Allergic hives from stinging insects are generally obvious but occasionally they can be sneaky by occurring while you’re asleep or distracted. They start quickly after the sting and resolve in a few hours to a few days. In the U.S. spiders, flies and mosquitoes almost never cause hives although rare cases own been reported.
Almost any medicine or herbal product can potentially cause hives but one of the most common medicines implicated is the aspirin family (aspirin, ibuprofen, naproxen, etc.).
Isolated swelling without hives is a unique side effect of the ACE inhibitor blood pressure medicines. Soaps, detergents, fabric softeners almost never cause hives but if they do, the hives happen only where the skin is touched. Airborne allergy to pollen, dust, etc. almost never causes hives unless the person is in the midst of a massive hay fever attack. In an allergic person, direct skin contact with a potent allergic substance love animal saliva or latex can cause hives at the site. Every categories of allergic hives are potentially dangerous while chronic hives are generally not.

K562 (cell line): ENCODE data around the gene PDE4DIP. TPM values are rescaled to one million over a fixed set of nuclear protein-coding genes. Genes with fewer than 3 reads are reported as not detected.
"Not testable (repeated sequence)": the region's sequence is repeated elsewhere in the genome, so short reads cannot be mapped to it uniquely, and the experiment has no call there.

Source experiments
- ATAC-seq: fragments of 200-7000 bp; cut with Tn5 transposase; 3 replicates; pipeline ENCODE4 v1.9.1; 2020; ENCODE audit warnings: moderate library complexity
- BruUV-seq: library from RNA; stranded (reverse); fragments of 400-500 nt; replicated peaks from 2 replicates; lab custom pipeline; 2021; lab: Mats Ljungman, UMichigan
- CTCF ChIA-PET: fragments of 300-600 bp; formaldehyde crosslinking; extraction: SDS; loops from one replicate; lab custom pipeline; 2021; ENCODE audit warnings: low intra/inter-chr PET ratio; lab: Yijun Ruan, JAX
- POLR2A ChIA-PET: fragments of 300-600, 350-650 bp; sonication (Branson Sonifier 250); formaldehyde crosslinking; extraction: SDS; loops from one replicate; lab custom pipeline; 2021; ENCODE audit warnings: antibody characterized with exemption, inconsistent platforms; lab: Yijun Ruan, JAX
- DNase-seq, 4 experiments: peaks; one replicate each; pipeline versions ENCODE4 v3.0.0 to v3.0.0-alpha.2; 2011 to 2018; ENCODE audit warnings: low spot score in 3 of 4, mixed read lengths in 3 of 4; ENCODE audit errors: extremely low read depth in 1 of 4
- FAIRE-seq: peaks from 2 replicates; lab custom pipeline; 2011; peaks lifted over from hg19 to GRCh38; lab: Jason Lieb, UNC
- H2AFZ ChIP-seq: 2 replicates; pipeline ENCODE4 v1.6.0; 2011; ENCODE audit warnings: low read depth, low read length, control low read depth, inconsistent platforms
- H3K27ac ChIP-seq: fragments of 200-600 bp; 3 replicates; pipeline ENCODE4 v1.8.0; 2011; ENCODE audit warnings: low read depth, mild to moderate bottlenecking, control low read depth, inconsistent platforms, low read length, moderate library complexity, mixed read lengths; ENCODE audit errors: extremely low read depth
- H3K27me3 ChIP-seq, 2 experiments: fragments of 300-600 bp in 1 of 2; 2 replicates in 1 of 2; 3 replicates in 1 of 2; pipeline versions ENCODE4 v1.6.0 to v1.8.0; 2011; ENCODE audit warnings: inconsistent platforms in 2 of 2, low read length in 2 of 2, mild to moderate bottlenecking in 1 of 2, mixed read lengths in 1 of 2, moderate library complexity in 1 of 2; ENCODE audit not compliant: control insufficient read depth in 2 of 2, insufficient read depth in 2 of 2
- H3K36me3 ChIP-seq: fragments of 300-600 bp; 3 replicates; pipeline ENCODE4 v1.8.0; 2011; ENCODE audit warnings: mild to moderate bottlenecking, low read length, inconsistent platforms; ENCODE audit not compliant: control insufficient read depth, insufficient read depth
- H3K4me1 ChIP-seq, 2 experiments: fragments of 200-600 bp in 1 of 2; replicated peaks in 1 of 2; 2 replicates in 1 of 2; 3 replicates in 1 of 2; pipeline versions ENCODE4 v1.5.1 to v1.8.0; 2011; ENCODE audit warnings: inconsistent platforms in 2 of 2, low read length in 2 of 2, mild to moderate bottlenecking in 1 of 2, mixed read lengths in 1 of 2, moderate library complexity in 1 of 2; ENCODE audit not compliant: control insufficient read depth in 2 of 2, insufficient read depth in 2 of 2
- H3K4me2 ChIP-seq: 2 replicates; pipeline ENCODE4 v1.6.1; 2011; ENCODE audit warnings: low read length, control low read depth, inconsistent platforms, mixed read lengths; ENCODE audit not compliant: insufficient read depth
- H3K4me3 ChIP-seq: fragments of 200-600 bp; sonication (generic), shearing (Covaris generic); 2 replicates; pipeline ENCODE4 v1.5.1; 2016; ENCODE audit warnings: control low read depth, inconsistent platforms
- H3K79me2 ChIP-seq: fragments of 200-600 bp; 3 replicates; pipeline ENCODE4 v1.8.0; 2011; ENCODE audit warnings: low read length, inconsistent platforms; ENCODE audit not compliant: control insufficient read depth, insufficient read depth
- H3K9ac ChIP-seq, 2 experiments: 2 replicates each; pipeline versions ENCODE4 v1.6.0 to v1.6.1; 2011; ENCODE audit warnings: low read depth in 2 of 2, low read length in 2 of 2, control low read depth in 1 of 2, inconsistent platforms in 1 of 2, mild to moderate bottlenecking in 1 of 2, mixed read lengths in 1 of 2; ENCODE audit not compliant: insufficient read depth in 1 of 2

So, if acute hives don’t seem to own an allergic cause what else could be going on? One of the more common presumed causes, especially in children is post-infectious hives.
During or within a week of viral, strep or other infections hives may happen through poorly understood mechanisms. This often leads to confusion when antibiotics own been given for the infection. Were the hives from the antibiotic or from the underlying illness? Post-infectious hives can recur for up to 6 weeks. At times, even without infection or any obvious trigger a few hours to a few days of hives happen. These are called acute idiopathic hives. We assume that the immune system is inappropriately activating the skin mast cells but we don’t know why. We don’t ponder that stress is a common cause.
So, your hives own gone on for more than 6 weeks, so they drop into the chronic urticaria category.
Now what? Once again you’re not alone. Approximately 3 million Americans of every ages own the same problem. There are some significant things that you should know. The first is that, unlike acute urticaria, less than 5% of the cases are due to some external cause.
Also, unlike acute urticaria, the hives and /or swelling are rarely dangerous. In this form of hive problem various quirks and idiosyncrasies of the immune system, as they relate to mast cells, are the primary cause.
Our understanding of the problem is improving but there are numerous unanswered questions. The best understood of these idiosyncrasies is called chronic autoimmune urticaria. Approximately 45% of every chronic hives are of this type. In this condition the immune system makes a detectable antibody (for which we own a test) that mistakenly thinks that parts of the mast cell surface are the enemy.